The following symptoms may occur in newborn babies, of mothers that have used Chlorpromazine Tablets in the last trimester (last

three months of their pregnancy): shaking, muscle stiffness and/or weakness, sleepiness, agitation, breathing problems, and difficulty in

feeding. If your baby develops any of these symptoms you may need to contact your doctor.

Driving and using machines

This medicine may cause some people, especially elderly patients, to become drowsy, dizzy, light-headed, clumsy, unsteady or less alert than normal. If you are affected, do not drive or operate dangerous machinery.

Sugar intolerance

If a doctor has told you that you have an intolerance to some sugars, check with your doctor before taking these tablets, as they contain a type of sugar called lactose.

3. How to take Chlorpromazine Tablets

You will be prescribed the lowest dose needed to control your symptoms. You should check with your doctor or pharmacist if you are unsure. Do not stop taking your medicine or change the dose unless your doctor tells you to.

The tablets should be swallowed with a glass of water.

Dose for nausea and vomiting Adults: 10mg-25mg every 4-6 hours.

Dose for schizophrenia, other psychoses, anxiety and agitation

Adults: Start with 25mg three times a day or 75mg at bedtime.

This may be increased by 25mg a day to an effective dose. This is usually 75mg - 300mg daily, but some patients need up to 1000mg (1g) daily. Elderly weak or infirm patients: Start with 1/3—1/2 usual adult dose with a more gradual increase in dose.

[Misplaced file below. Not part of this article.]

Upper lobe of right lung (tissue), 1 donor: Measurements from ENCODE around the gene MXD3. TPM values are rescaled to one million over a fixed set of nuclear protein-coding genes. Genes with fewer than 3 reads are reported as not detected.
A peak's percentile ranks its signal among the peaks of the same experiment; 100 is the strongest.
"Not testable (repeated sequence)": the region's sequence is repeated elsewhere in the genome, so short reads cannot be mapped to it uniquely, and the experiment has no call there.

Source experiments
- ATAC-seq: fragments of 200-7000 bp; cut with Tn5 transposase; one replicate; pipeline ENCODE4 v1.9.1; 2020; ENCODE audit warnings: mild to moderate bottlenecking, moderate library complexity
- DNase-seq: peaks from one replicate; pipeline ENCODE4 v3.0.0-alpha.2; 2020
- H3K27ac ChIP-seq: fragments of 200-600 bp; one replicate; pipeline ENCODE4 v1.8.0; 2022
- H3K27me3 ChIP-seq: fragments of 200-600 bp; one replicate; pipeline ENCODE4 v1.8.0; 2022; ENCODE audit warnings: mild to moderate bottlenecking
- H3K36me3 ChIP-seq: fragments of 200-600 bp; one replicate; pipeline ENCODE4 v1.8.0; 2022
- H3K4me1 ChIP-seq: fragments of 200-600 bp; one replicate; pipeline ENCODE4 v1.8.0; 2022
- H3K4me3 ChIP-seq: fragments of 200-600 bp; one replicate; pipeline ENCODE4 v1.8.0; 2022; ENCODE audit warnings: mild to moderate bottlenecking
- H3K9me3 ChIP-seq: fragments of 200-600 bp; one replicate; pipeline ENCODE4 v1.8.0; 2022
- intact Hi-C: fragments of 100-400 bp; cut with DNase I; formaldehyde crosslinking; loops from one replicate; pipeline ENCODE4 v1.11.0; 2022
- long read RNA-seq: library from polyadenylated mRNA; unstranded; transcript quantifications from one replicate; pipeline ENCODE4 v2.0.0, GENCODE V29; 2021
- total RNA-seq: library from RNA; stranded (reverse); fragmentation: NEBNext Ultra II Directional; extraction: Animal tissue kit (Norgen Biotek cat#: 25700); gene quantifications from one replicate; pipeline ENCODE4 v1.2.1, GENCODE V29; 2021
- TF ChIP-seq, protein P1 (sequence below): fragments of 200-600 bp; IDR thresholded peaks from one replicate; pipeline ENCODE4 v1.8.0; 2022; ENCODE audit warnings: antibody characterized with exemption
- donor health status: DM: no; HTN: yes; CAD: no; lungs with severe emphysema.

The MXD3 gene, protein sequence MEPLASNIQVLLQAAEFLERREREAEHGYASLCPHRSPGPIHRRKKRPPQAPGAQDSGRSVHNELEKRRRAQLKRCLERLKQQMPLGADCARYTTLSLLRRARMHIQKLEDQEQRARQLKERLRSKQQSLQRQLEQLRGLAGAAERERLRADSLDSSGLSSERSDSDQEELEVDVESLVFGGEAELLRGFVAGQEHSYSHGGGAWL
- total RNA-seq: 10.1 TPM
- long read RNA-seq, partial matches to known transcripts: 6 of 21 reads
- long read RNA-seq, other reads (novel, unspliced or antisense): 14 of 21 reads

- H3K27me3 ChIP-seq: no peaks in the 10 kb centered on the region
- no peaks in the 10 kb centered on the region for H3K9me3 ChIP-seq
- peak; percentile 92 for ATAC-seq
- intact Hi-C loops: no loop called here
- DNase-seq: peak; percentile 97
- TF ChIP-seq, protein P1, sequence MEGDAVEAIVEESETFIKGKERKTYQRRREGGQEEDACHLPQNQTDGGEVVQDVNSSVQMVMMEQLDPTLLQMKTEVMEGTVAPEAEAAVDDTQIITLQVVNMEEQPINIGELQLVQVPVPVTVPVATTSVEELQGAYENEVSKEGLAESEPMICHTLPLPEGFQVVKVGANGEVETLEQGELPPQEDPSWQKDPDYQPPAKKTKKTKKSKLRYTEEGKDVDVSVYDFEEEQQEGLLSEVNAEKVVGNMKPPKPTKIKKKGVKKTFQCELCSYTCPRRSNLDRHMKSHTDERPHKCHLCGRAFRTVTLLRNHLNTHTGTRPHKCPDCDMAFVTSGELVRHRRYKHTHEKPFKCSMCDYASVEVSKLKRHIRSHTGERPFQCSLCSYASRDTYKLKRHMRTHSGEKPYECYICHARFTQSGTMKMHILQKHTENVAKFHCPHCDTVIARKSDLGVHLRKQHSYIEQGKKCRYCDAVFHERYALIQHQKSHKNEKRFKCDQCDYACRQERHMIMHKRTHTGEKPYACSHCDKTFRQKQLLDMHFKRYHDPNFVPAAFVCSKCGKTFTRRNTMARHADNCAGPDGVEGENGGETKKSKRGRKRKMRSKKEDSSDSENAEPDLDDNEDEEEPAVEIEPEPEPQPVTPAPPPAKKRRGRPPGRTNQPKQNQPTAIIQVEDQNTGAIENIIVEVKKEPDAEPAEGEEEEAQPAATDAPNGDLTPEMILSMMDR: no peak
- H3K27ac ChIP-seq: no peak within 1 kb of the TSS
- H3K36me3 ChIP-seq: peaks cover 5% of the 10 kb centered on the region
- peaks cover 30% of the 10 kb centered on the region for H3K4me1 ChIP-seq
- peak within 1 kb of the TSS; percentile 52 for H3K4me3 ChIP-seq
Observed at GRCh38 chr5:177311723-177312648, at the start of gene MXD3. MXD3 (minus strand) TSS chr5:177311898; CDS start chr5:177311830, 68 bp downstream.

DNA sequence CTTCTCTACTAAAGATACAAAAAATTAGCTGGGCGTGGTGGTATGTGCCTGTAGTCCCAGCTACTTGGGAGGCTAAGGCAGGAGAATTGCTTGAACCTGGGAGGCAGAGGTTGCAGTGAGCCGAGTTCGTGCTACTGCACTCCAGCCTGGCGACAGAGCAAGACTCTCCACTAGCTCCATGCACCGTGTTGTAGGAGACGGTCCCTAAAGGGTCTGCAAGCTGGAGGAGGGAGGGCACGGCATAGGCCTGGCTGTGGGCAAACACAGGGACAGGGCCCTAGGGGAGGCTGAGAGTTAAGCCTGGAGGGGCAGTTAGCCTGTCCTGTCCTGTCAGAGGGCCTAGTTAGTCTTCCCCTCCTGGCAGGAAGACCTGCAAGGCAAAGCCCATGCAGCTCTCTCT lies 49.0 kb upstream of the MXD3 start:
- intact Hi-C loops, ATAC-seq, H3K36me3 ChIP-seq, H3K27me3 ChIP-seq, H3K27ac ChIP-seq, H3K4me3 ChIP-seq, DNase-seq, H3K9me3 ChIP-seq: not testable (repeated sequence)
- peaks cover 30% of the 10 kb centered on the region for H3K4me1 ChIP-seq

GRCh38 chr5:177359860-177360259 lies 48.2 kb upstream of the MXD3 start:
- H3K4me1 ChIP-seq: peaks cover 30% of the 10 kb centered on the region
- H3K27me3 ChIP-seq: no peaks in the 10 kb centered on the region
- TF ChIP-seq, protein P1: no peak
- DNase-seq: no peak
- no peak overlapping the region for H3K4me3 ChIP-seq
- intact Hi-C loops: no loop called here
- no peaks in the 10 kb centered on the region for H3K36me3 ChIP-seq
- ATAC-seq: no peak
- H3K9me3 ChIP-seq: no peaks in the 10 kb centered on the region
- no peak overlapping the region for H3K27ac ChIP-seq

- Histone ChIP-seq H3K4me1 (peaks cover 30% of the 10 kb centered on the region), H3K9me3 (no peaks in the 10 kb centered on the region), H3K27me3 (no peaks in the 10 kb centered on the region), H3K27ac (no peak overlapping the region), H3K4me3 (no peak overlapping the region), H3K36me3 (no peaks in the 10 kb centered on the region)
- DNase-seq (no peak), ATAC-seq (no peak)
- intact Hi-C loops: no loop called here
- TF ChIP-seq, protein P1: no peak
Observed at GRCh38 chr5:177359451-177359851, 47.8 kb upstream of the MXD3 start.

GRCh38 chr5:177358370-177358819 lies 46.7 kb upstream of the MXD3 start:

Children 6-12years 1/3-1/2 adult dose to a maximum daily dose of 75mg.

Children 15years: 0.5mg per kg body weight every 4-6 hours to a maximum daily dose of 40mg.

Children under 1 year. Not to be used unless the need is life saving.


Elderly weak or infirm patients: Start with 1/3-1/2 adult dose.

Your doctor will then increase the dose as needed. Children 6-12years: 0.5mg per kg bodyweight every 4-6 hours. Maximum daily dose 75mg.

Children 1-5years. 0.5mg per kg bodyweight every 4-6 hours. Maximum daily dose 40mg.

Children under 1 year. Not to be used unless the need is life saving.

Dose for hiccups

Adults, elderly, weak or infirm patients: 25-50mg 3-4 times a day.

Children: Not recommended in children.

If you don’t feel better

If you don’t feel the tablets are working as well after you have taken them for a short time (3-4 days), do not increase the dose; instead check with your doctor.

If you take more than you should or if you forget to take the tablets

If you accidentally take more tablets or somebody else takes any tablets, contact a doctor or go to your nearest hospital casualty department at once. Take any remaining tablets with you and the container or packaging, so they can be identified.

If you miss a dose, skip the missed dose and go back to your regular schedule. Do not take a double dose to make up for a forgotten dose.

If you stop taking the tablets

Withdrawal symptoms can occur after you stop treatment (see Section 4), so gradual withdrawal is advisable. Do not stop taking the tablets without talking to your doctor or pharmacist.

4. Possible side effects

Like all medicines Chlorpromazine can cause side effects. Do not be alarmed by this list of side effects. Most people take Chlorpromazine without any problems.

If any of the following happen, stop taking the tablets and contact your doctor at once:

•    jaundice (yellowing of the skin and white of the eyes )

•    skin reactions such as rashes, inflammation and flaking of skin (exfoliative dermatitis), raised red patches of skin which may blister (erythema multiforme).